Please note that all data sources for COVID-19 data have issues. There is no point asking for perfect data, you just need to be aware of the issues. For example, JHU and national sources may not agree exactly due to timing (the "day" is different in different timezones) and exactly what is collected.
Most data downloaded daily from the GitHub repository provided by JHU Center for Systems Science and Engineering. Latest: Datafiles are here: Global cases, deaths, and recovered; Australia, China and Canada state/provincial cases, deaths, and recovered; US state/territory cases and deaths
English data, including population numbers, downloaded daily from the UK Government's coronavirus data page. Datafile is here. Very recent numbers (the last 2 days) significantly undercount so are not shown - see their web page for how they collect the data.
Scottish and English regional/local data is only for confirmed cases - deaths and recovered are not available at this granularity for these countries.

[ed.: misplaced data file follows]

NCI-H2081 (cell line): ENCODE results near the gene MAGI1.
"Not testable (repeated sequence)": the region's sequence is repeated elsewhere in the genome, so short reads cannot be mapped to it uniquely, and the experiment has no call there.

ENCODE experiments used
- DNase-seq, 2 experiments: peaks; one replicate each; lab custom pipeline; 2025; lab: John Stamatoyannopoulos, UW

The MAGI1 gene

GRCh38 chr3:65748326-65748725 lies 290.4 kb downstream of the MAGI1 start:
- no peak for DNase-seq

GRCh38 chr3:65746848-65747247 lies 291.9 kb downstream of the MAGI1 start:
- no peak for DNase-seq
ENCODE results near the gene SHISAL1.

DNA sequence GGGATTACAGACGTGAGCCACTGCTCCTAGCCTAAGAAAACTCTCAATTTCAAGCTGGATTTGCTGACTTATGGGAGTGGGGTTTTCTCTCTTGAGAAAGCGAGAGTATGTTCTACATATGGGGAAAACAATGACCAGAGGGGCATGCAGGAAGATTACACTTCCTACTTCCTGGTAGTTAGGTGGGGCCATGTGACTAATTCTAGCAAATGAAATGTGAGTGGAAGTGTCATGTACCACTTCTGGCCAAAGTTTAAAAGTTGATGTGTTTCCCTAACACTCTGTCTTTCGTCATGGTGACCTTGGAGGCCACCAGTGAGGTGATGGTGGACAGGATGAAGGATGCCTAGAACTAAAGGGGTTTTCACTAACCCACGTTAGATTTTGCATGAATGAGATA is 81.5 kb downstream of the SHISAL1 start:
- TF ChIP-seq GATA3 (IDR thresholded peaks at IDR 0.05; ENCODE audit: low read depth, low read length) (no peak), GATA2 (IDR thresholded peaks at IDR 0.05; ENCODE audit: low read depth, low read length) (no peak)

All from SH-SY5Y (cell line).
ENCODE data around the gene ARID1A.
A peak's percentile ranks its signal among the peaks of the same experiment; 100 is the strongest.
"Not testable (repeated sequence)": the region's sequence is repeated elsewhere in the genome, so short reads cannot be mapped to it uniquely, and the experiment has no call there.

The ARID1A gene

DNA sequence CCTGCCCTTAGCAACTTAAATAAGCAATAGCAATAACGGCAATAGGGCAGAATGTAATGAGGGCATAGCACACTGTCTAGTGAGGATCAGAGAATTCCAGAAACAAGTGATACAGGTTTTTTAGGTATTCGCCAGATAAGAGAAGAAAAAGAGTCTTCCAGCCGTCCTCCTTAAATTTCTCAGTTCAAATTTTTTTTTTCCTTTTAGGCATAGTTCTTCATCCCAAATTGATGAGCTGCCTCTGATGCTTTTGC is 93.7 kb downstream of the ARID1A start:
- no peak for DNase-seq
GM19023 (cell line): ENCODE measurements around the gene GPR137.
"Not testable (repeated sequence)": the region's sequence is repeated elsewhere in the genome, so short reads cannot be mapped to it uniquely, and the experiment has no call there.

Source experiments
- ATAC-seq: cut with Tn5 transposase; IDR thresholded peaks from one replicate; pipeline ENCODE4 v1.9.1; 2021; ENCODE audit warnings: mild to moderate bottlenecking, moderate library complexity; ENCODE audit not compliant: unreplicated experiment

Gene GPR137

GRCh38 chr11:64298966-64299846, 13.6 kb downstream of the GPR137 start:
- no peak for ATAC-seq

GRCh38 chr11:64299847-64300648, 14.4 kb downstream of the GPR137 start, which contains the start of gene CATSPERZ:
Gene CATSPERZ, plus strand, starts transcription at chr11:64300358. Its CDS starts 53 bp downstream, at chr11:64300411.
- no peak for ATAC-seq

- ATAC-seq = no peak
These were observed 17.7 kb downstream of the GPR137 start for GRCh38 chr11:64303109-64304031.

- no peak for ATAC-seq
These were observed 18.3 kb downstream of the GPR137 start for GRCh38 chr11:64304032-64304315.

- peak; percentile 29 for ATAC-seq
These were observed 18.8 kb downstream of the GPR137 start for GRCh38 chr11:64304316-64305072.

Population data from a variety of sources, the main data file is here (not English regional/local data).
What is different about this webapp
There are many websites that show COVID-19 data, and some of my favourites are linked below. So what is different about this one?
This visualiser is focussed on displaying trends in the data with an empahsis on the user being able to control the visualisation and compare between countries and regions.
The nature of this pandemic is that outbreaks occur in clusters rather than being diffused through the population (at least that is my impression as an armchair epidemiologist, ie not an epidemiologist at all - my expertise is in data science and engineering). Also, the focus is on trends in the data, not the absolute or even scaled numbers. Are deaths increasing? At what rate? Is the rate increasing? How many days to double? Trends are not changed by any kind of linear scaling, although the Shape scaling is useful for seeing different countryies' trajectories.